Programmers were the original web page designers in the early 1990s. Currently most web designers come from a graphic artist background in print, where the artist has absolute control over the size and dimensions of all aspects of the design. Many of these web designers have knowledge in Adobe Flash, Photoshop and Illustrator. On the web however, the Web designer has no control over several factors, including the size of the browser window and the size and characteristics of available fonts.
Many designers compensate for this by wrapping their entire webpage in a fixed width box, essentially limiting it to an exact pixel-perfect value, which is a fixed layout. Some create the illusion of liquidity by building the graphics for their webpage at a size larger than any current standard monitor size. Other designers say that this is bad because it ignores the preferences of the user, who might have their browser sized a specific way that they like best. These people propose a liquid layout, where the size of the Web page adjusts itself based on the size of the browser window. Many prefer to set a standard browser size like 1024x728 and say on the web page that the website should be viewed with the said browser setting.
In some cases, it is difficult to create fixed layouts which work well given the amount of content needed, and the fact that one has to try to cater for the needs of all prospective users.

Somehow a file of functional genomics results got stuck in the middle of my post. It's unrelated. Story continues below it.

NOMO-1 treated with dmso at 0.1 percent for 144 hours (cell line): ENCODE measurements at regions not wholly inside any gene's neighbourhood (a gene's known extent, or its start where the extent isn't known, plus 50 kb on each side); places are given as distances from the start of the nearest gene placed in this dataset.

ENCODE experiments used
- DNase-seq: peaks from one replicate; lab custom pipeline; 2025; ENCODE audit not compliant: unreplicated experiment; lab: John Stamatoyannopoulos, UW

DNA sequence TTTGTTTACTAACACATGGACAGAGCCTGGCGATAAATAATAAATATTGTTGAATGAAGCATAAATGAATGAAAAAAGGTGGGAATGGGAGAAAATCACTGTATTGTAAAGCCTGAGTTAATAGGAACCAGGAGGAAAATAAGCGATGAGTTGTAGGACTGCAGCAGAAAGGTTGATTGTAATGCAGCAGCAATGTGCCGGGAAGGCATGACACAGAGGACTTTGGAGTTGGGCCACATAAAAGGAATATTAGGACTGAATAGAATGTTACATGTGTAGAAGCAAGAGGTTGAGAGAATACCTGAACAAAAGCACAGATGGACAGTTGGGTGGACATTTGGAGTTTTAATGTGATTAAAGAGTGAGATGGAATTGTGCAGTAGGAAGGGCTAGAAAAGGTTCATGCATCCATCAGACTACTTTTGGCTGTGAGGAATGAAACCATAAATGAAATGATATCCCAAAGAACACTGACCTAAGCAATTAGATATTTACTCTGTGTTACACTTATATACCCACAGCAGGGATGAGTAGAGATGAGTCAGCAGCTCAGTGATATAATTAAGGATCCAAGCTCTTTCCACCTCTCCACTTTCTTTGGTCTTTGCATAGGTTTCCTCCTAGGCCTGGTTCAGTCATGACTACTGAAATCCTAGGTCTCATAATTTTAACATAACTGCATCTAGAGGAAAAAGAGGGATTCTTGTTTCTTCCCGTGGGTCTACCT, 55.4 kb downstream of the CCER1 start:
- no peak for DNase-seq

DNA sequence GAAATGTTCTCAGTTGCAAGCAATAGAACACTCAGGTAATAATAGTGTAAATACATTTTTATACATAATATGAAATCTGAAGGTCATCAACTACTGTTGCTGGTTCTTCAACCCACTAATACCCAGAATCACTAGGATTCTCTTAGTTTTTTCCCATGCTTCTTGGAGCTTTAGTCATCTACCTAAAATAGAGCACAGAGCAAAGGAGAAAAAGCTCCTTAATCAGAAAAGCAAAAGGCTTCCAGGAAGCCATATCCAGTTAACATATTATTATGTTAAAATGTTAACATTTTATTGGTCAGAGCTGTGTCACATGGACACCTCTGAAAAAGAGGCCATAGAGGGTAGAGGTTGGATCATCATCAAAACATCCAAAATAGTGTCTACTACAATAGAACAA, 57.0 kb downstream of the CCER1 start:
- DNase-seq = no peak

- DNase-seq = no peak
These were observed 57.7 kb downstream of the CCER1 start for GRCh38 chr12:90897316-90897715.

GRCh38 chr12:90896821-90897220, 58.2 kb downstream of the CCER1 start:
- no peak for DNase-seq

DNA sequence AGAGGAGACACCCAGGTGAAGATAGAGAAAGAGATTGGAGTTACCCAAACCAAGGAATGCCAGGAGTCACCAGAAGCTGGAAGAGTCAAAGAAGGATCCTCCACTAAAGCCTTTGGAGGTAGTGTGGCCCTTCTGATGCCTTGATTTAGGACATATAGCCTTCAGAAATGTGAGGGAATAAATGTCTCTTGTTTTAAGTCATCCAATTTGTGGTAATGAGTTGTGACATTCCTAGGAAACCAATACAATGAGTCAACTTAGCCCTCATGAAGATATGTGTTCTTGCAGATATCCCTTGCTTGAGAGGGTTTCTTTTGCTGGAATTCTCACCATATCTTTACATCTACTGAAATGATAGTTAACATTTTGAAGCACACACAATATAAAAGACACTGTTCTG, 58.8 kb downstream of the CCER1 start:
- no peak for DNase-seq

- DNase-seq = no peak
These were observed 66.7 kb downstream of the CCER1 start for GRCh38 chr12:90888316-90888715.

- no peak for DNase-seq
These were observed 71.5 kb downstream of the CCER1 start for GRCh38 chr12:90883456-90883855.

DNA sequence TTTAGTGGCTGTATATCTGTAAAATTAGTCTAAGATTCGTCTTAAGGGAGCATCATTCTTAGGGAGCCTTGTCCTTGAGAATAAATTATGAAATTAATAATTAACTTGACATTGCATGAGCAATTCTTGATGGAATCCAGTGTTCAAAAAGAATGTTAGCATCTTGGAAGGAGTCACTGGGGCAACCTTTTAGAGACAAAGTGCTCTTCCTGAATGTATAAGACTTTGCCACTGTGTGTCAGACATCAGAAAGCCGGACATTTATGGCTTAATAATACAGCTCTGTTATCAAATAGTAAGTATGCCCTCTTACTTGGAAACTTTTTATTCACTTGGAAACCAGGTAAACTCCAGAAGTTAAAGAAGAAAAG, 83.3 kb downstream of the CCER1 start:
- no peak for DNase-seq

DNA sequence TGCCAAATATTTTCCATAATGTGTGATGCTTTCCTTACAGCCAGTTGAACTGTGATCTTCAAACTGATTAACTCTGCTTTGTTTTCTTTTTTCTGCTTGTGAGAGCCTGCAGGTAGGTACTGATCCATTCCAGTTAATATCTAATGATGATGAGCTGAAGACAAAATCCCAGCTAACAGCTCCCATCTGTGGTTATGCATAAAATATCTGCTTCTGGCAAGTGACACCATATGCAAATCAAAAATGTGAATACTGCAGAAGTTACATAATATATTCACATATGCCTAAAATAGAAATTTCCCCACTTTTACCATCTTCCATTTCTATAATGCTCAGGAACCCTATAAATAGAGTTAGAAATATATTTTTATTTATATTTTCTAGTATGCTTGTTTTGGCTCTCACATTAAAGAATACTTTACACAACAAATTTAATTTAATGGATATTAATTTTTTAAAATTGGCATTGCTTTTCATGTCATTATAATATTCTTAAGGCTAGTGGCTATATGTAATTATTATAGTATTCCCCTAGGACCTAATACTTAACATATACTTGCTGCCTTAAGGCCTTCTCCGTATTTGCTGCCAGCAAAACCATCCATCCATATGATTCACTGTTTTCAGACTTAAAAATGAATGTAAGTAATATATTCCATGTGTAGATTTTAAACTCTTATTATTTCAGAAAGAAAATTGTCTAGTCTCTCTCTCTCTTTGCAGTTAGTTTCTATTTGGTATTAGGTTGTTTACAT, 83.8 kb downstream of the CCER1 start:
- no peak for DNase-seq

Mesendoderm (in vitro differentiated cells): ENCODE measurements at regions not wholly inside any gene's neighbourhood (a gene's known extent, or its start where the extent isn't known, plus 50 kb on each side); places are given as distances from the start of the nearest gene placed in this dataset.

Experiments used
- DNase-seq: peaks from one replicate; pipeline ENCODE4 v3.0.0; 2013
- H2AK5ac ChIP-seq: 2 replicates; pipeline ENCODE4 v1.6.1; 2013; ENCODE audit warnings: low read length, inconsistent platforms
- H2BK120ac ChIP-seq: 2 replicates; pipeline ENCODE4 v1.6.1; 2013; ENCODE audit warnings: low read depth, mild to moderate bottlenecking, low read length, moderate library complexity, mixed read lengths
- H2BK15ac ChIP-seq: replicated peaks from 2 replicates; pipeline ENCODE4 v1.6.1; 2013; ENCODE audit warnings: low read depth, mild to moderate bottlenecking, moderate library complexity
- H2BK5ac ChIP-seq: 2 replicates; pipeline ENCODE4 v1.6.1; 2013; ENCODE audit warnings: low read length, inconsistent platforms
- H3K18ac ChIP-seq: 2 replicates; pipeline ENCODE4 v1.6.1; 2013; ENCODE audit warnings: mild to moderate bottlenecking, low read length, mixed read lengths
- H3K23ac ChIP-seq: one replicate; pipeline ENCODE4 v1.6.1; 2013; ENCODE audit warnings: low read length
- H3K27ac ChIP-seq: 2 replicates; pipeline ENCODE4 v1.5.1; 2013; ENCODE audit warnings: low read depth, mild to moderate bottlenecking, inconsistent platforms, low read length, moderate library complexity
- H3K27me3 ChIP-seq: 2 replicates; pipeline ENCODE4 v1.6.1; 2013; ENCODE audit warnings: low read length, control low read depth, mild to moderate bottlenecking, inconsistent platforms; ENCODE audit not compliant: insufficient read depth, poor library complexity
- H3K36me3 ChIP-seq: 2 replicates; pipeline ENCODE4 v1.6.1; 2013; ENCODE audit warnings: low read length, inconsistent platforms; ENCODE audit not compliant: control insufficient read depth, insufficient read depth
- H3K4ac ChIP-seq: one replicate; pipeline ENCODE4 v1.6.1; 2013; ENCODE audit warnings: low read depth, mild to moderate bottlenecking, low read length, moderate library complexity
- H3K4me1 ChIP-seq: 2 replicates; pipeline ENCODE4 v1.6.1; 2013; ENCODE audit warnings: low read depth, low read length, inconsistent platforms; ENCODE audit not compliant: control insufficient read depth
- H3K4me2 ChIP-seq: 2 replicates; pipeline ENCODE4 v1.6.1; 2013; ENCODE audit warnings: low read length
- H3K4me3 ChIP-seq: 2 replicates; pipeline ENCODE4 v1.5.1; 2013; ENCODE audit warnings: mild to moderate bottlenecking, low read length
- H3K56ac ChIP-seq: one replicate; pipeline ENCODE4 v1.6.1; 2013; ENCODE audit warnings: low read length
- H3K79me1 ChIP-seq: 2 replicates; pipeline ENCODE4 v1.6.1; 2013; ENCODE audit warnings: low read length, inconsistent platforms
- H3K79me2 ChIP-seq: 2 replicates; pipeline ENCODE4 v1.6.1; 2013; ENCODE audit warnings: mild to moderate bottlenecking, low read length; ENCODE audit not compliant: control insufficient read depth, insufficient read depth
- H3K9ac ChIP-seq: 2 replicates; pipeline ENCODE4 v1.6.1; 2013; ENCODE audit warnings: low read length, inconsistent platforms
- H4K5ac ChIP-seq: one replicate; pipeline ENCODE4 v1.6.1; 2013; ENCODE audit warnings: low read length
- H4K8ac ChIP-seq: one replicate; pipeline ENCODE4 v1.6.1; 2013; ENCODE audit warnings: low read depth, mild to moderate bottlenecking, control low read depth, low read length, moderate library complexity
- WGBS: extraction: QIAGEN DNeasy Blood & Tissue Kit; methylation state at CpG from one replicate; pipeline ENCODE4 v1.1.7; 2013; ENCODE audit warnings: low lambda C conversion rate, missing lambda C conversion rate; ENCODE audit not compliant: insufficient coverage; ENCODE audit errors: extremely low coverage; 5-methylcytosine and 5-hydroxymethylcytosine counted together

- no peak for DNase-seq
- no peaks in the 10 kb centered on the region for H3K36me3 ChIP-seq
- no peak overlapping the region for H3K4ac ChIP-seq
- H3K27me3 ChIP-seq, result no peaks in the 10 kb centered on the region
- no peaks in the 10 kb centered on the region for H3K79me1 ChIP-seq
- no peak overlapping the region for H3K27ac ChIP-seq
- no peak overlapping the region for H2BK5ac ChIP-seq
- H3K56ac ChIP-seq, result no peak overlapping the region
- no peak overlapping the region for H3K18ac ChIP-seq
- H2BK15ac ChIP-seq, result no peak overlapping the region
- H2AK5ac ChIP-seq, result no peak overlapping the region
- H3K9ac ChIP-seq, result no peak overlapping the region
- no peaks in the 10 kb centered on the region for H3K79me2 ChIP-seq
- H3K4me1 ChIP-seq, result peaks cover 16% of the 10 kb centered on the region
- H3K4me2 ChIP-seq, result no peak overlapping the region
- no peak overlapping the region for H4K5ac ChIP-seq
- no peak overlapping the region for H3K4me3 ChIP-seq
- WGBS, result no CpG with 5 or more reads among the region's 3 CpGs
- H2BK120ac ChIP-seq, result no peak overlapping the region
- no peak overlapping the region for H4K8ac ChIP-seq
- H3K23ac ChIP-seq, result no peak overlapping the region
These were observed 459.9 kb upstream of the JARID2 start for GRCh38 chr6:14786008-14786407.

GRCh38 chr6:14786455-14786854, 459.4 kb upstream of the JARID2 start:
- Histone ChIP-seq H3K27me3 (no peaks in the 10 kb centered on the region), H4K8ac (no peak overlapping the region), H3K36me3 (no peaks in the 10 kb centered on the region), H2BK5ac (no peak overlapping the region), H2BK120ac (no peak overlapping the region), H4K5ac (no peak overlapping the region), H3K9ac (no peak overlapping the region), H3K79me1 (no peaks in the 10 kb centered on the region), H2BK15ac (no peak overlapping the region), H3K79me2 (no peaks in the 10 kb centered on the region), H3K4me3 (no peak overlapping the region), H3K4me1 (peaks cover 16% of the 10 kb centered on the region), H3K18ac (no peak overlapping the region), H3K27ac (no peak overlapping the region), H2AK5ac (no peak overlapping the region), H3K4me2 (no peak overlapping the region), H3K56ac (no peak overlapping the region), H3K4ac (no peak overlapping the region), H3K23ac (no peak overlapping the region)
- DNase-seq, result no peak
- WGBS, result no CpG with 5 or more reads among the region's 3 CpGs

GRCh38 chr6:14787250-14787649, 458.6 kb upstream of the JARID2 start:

Similar to liquid layout is the optional fit to window feature with Adobe Flash content. This is a fixed layout that optimally scales the contents of the page without changing the arrangement or text wrapping when the browser is resized.
Adobe Flash (formerly Macromedia Flash) is a proprietary, robust graphics animation/application development program used to create and deliver dynamic content, media (such as sound and video), and interactive applications over the web via the browser.
Flash is not a standard produced by a vendor-neutral standards organization like most of the core protocols and formats on the Internet. Flash is much more restrictive than the open HTML format, though, requiring a proprietary plugin to be seen, and it does not integrate with most web browser UI features like the "Back" button unless a hyperlink is programmed to link a new html page from the Flash file, in which case the animation of the previous page would reset. However, those restrictions may be irrelevant depending on the goals of the web site design.
According to NPD study, 98% of US Web users have the Flash Player installed, with 45%-56% (depending on region) having the latest version. Numbers vary depending on the detection scheme and research demographics.